What’s a game? What’s a sport?
How would you explain the differences?
This short piece from 1843 gives us a little background about the word “sport” as opposed to “game”. It explains that bridge (a card game) has been declared a sport, not just a game, by the European Council of Justice.
It made me think of a scene in a movie called “What Women Want” (Japanese title: ハート・オブ・ウーマン). The main characters work for an advertising agency and they’re making a commercial for Nike. Here’s the clip:
Here’s another clip that shows a bit more background. The premise of this rather silly movie is that the man (played by Mel Gibson) can read women’s minds. IMDb calls it a “romantic fantasy comedy” and it plays with the idea of stereotypical “macho” men and the women who have to deal with blatant gender inequality at work.
Today is Marine Day, a relatively new holiday in Japan. Here’s a short explanation from this site:
We’ve talked about national holidays in class and one question I always like to hear the answers to is: If you could create your own holiday, what would it be for and when would it be? Personally, I think we need at least one holiday in June. Maybe we could have a “Hydrangea Viewing Day” or make Father’s Day a 3-day weekend?
Language usage questions:
- How do you say “sun-worshipping” in Japanese? Do you think it’s similar to 日向ぼっこ (my answer is “no” but what do you think?)
- A.K.A is a relatively common acronym/abbreviation in English. Can you find the three words it’s made up of in this short text? Then, can you do a little research (or ask me or another native speaker) how the acronym is used?
- Try using “make the most of” in your own original sentences, about topics relevant to your life and what you’re studying.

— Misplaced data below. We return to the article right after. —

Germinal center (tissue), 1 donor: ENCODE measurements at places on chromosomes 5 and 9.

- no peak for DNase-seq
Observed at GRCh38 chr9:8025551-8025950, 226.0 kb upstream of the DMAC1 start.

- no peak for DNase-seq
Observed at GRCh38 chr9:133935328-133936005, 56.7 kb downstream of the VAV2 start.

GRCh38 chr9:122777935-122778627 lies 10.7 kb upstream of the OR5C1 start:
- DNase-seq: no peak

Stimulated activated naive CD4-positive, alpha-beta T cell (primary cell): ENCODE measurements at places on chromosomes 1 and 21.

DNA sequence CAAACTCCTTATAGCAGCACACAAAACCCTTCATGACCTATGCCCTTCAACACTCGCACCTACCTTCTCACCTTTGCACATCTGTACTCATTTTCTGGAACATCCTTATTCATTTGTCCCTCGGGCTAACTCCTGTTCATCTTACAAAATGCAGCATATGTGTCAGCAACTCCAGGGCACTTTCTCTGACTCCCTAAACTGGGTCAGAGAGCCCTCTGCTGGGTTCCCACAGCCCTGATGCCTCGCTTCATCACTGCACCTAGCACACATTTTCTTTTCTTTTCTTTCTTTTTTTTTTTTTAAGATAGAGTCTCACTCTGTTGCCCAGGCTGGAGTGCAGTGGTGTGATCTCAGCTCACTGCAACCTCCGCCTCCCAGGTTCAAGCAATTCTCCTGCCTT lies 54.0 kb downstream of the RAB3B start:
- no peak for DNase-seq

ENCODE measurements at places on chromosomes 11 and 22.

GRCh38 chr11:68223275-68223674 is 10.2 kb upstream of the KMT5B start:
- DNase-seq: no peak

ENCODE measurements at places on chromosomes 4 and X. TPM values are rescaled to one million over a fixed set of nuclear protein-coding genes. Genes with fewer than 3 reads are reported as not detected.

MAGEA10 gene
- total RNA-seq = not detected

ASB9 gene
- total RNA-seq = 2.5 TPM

- This text uses some different words instead of “and so on” or “and etc.” Can you find them? Did you know that native speakers really don’t say “and so on” nearly as often as Japanese speakers do (at least I don’t think so)?
This is a graph of the frequency of English letters of the alphabet, based on where they’re most likely to appear in words — at the beginning, middle or end. For example:
The letter “a” most frequently appears towards the beginning of a word, and rarely at the end.
Here are the rest. Can you think of examples for each letter? For “b” — “baseball” and “thumb”. Keep going! This is a good way to activate your latent vocabulary. And for students who like this kind of data analysis, try it with Japanese kana.
No, not that Katy Perry song. But this video explains, in a very easy to understand way, how she was right and we are like fireworks.
July 4th is the biggest day for fireworks in the U.S., but the season is just starting here in Japan. Have you been to any big fireworks displays? Are you going this summer? And which word do you like better — fireworks or “flower-fire” (花火). I think the Japanese word is much more descriptive and beautiful (though English speakers probably won’t understand you unless they know the Japanese word), but the English word does put the focus on how much effort it must take to make them!